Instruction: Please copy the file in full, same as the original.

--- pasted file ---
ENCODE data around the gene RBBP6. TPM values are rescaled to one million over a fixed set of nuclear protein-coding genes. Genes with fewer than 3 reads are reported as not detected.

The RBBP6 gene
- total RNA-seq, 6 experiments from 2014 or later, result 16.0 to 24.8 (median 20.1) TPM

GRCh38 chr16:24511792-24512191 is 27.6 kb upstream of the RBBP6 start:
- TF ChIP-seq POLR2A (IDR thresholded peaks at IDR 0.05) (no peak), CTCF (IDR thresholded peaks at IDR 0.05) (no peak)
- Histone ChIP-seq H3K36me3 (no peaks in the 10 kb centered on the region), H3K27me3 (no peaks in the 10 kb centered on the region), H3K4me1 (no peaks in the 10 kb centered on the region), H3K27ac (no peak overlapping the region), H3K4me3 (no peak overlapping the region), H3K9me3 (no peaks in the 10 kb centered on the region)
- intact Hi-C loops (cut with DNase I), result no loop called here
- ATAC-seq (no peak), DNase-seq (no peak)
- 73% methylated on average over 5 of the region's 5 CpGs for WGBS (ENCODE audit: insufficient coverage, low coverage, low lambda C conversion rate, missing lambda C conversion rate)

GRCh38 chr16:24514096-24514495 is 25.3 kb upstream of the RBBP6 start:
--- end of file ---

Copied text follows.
ENCODE data around the gene RBBP6. TPM values are rescaled to one million over a fixed set of nuclear protein-coding genes. Genes with fewer than 3 reads are reported as not detected.

The RBBP6 gene
- total RNA-seq, 6 experiments from 2014 or later, result 16.0 to 24.8 (median 20.1) TPM

GRCh38 chr16:24511792-24512191 is 27.6 kb upstream of the RBBP6 start:
- TF ChIP-seq POLR2A (IDR thresholded peaks at IDR 0.05) (no peak), CTCF (IDR thresholded peaks at IDR 0.05) (no peak)
- Histone ChIP-seq H3K36me3 (no peaks in the 10 kb centered on the region), H3K27me3 (no peaks in the 10 kb centered on the region), H3K4me1 (no peaks in the 10 kb centered on the region), H3K27ac (no peak overlapping the region), H3K4me3 (no peak overlapping the region), H3K9me3 (no peaks in the 10 kb centered on the region)
- intact Hi-C loops (cut with DNase I), result no loop called here
- ATAC-seq (no peak), DNase-seq (no peak)
- 73% methylated on average over 5 of the region's 5 CpGs for WGBS (ENCODE audit: insufficient coverage, low coverage, low lambda C conversion rate, missing lambda C conversion rate)

GRCh38 chr16:24514096-24514495 is 25.3 kb upstream of the RBBP6 start: